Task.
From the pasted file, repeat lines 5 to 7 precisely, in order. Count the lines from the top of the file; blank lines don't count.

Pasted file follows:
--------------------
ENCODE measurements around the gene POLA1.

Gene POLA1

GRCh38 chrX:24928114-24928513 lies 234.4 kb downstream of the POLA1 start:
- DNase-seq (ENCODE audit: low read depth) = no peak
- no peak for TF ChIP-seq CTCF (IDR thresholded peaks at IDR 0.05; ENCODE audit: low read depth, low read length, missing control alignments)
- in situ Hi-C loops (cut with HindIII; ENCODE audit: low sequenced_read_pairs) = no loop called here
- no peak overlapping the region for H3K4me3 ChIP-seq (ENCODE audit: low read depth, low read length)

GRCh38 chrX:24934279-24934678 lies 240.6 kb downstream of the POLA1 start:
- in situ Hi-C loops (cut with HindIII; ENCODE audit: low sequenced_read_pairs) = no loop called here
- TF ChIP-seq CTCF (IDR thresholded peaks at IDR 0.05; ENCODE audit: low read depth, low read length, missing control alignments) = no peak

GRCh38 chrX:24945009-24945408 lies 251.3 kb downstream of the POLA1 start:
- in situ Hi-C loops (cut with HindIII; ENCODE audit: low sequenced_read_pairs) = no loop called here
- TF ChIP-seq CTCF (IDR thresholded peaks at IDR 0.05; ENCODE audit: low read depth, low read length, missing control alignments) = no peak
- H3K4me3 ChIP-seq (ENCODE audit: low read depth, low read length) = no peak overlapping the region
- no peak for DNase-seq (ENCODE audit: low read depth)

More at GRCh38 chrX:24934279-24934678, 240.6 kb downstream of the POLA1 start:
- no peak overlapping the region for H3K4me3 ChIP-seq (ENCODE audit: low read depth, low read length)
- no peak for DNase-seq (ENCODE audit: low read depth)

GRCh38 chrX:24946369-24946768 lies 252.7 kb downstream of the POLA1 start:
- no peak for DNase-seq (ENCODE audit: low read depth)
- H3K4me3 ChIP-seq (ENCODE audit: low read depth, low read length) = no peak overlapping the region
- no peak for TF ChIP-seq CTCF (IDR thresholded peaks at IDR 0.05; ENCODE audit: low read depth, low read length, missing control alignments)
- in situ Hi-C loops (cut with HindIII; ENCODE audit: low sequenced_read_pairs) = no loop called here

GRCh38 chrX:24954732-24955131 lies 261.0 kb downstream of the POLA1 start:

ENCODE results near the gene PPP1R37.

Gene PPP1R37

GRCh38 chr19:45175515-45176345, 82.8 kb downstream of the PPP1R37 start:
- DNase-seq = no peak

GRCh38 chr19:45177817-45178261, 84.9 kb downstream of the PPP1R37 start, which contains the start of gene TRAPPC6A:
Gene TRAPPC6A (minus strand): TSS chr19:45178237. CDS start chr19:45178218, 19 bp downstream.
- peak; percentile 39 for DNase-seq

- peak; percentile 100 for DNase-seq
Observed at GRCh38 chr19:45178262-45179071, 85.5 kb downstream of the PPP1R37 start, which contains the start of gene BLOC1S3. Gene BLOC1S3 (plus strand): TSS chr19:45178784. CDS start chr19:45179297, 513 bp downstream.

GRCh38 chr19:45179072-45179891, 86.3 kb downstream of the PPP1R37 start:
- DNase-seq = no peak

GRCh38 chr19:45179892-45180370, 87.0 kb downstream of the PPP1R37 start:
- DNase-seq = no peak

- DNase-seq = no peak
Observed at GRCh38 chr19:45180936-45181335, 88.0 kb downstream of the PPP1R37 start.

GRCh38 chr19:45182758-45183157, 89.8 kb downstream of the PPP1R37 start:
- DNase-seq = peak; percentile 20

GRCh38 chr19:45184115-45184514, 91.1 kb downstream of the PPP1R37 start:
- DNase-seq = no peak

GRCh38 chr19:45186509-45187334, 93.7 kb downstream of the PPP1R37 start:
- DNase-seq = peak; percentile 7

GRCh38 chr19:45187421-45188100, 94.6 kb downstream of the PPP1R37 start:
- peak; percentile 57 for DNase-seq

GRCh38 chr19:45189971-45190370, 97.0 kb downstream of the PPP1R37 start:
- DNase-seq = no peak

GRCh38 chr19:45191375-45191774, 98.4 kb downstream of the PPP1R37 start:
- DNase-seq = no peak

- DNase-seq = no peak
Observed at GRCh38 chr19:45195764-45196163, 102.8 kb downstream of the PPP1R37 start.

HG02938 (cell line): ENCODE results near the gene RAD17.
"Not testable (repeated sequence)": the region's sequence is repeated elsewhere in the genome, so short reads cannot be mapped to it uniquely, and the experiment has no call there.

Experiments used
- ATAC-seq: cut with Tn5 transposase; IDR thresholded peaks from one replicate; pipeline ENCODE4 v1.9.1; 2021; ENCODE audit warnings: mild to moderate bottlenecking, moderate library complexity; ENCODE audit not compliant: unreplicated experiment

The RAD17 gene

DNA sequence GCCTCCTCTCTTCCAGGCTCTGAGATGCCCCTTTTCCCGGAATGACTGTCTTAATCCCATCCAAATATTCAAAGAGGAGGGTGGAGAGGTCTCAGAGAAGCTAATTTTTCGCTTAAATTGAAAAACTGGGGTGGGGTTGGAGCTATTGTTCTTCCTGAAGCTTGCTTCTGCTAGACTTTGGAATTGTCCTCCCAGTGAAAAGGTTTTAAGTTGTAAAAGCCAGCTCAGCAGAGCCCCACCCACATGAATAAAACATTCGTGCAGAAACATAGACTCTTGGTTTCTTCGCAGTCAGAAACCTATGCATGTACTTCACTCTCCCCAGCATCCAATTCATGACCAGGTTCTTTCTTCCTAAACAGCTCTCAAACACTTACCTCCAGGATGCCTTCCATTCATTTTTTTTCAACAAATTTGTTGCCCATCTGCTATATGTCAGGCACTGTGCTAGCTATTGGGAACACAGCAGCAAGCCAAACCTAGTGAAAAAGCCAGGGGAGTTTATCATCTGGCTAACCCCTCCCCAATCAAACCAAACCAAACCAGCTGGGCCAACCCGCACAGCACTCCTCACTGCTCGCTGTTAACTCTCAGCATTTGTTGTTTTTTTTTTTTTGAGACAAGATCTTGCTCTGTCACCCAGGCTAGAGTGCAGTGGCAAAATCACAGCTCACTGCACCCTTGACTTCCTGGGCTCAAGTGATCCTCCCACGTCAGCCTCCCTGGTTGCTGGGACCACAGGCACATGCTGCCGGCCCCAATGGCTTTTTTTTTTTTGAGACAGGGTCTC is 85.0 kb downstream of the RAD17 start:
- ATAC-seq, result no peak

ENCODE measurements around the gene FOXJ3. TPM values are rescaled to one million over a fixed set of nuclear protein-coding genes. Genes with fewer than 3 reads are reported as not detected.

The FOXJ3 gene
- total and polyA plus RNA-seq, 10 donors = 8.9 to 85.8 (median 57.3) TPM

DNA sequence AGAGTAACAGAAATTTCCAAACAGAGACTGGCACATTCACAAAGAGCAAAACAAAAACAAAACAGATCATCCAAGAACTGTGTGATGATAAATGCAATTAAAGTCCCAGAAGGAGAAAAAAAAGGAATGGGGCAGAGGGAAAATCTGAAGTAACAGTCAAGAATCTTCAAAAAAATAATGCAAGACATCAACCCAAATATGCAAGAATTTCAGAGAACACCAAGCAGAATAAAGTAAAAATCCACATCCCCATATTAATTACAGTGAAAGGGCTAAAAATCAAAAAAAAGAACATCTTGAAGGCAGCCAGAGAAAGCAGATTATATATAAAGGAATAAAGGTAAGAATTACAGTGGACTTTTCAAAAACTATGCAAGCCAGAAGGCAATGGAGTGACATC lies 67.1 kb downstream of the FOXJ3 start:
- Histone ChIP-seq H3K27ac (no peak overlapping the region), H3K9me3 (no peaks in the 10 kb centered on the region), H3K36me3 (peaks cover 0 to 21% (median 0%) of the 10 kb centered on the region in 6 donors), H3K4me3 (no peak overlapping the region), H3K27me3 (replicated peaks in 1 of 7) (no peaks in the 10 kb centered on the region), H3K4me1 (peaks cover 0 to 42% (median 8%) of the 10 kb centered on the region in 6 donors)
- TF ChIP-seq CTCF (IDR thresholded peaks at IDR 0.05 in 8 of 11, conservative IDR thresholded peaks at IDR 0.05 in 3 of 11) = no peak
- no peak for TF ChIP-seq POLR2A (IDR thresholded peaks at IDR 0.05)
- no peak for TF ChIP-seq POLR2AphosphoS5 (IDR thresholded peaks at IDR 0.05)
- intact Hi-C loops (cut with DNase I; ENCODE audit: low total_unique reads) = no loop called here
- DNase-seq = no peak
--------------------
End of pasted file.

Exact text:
- no peak for TF ChIP-seq CTCF (IDR thresholded peaks at IDR 0.05; ENCODE audit: low read depth, low read length, missing control alignments)
- in situ Hi-C loops (cut with HindIII; ENCODE audit: low sequenced_read_pairs) = no loop called here
- no peak overlapping the region for H3K4me3 ChIP-seq (ENCODE audit: low read depth, low read length)